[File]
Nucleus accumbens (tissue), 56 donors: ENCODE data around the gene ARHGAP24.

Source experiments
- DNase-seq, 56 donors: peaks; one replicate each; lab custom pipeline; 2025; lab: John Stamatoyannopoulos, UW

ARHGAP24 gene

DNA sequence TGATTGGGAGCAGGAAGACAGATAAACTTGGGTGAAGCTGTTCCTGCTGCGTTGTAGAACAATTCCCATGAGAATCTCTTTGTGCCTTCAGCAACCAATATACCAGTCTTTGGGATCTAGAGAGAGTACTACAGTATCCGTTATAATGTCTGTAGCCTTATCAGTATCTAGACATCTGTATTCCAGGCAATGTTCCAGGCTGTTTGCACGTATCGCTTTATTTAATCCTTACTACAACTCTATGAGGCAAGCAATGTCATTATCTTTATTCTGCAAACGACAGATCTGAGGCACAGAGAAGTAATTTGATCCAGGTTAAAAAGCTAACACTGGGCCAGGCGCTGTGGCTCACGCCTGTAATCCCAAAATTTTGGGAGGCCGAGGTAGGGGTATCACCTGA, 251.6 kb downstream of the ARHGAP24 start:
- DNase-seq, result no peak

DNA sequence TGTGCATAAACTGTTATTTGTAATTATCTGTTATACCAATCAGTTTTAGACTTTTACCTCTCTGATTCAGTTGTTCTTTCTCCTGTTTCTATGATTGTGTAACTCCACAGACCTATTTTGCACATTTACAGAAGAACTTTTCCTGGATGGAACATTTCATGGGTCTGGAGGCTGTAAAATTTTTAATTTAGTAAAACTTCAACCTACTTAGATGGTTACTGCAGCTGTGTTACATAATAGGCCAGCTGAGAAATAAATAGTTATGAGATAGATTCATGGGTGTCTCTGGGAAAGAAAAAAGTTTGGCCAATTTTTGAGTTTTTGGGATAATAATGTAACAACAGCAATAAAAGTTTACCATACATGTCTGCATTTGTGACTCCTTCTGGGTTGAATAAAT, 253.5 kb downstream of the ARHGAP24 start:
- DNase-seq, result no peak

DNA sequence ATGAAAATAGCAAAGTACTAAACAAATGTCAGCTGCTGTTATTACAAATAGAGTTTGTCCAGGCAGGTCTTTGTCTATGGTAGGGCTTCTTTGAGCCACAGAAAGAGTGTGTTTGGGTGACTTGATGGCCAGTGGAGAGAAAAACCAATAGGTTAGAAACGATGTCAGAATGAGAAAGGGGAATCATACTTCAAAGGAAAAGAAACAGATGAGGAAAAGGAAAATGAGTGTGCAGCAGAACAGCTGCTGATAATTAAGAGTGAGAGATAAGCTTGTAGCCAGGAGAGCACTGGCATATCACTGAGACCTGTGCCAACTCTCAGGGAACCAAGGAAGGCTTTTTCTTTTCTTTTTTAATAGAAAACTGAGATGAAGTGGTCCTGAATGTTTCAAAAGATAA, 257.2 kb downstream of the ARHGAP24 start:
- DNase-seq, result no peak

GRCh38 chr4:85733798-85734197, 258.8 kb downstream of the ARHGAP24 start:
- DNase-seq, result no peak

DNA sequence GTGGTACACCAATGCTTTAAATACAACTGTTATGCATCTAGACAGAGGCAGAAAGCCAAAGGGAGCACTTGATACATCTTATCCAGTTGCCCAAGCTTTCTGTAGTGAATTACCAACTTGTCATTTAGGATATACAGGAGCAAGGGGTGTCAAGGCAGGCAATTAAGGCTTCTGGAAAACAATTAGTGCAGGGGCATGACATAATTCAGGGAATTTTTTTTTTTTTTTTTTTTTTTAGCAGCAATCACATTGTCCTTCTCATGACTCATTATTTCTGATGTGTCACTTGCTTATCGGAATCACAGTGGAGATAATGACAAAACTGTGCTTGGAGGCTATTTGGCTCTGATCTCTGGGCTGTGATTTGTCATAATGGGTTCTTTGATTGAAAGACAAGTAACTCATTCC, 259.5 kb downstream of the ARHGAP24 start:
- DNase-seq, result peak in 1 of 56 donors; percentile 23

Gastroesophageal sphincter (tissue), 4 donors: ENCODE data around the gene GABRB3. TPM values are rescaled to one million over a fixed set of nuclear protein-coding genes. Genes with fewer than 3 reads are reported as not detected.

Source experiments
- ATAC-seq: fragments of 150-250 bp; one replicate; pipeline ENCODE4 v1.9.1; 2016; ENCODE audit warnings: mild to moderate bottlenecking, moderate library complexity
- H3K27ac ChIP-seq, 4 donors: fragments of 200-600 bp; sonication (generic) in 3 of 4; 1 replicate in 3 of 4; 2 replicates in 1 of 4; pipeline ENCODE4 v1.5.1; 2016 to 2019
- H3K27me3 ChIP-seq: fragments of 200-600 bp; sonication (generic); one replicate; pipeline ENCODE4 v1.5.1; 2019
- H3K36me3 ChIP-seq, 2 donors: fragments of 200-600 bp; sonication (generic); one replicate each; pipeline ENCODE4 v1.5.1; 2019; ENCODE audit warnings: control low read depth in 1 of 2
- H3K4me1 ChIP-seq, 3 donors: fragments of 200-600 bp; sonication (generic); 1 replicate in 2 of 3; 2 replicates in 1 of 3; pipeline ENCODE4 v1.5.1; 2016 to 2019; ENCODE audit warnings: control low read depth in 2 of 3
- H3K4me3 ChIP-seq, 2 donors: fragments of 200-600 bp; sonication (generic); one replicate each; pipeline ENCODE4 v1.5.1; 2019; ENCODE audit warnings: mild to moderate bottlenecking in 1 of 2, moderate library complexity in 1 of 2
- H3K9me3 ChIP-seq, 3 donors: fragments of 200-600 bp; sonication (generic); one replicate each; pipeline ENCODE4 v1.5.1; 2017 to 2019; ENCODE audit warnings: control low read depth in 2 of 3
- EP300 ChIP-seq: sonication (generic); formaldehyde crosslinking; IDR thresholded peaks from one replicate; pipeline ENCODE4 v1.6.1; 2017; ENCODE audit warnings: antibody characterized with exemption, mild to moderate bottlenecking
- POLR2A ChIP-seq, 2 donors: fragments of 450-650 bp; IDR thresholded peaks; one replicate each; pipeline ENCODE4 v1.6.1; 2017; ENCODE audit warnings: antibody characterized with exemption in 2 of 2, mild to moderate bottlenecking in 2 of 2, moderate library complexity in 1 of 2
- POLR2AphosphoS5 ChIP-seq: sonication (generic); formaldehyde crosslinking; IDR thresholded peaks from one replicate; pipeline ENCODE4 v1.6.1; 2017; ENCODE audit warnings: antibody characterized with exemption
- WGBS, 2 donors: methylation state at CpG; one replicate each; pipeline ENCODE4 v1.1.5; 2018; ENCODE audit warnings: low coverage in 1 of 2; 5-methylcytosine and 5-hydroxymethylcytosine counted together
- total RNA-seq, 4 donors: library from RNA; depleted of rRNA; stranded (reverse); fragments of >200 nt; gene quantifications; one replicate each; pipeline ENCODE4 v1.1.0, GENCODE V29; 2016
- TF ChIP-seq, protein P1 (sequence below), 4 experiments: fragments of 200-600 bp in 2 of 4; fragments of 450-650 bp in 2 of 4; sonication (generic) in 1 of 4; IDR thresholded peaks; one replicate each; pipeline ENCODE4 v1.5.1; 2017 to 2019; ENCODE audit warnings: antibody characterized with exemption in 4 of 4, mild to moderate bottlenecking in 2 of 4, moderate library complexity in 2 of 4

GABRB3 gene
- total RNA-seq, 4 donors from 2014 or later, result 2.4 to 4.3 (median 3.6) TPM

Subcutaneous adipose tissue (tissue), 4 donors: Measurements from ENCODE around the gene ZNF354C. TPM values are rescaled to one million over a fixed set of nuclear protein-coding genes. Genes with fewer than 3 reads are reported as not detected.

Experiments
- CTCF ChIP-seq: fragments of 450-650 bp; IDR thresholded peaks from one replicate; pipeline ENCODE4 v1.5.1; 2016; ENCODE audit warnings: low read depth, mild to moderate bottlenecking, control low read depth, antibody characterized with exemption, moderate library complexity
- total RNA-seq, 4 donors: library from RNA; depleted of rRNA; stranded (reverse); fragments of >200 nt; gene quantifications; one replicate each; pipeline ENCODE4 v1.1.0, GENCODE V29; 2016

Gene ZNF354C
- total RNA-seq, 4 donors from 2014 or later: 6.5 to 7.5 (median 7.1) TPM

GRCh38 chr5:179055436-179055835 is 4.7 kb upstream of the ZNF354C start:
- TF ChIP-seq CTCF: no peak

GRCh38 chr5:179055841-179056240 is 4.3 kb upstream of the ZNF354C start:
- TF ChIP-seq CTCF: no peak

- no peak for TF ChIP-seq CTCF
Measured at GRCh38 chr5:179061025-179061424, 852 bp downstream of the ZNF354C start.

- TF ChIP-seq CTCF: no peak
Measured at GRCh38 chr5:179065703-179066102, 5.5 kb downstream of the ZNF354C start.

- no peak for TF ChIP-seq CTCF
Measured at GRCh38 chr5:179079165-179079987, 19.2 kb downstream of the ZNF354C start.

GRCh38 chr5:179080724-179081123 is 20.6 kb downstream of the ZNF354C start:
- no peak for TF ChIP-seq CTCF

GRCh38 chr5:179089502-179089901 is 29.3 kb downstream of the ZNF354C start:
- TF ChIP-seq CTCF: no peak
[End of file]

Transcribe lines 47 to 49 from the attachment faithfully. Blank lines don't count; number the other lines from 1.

Measured at GRCh38 chr5:179079165-179079987, 19.2 kb downstream of the ZNF354C start.

GRCh38 chr5:179080724-179081123 is 20.6 kb downstream of the ZNF354C start:
- no peak for TF ChIP-seq CTCF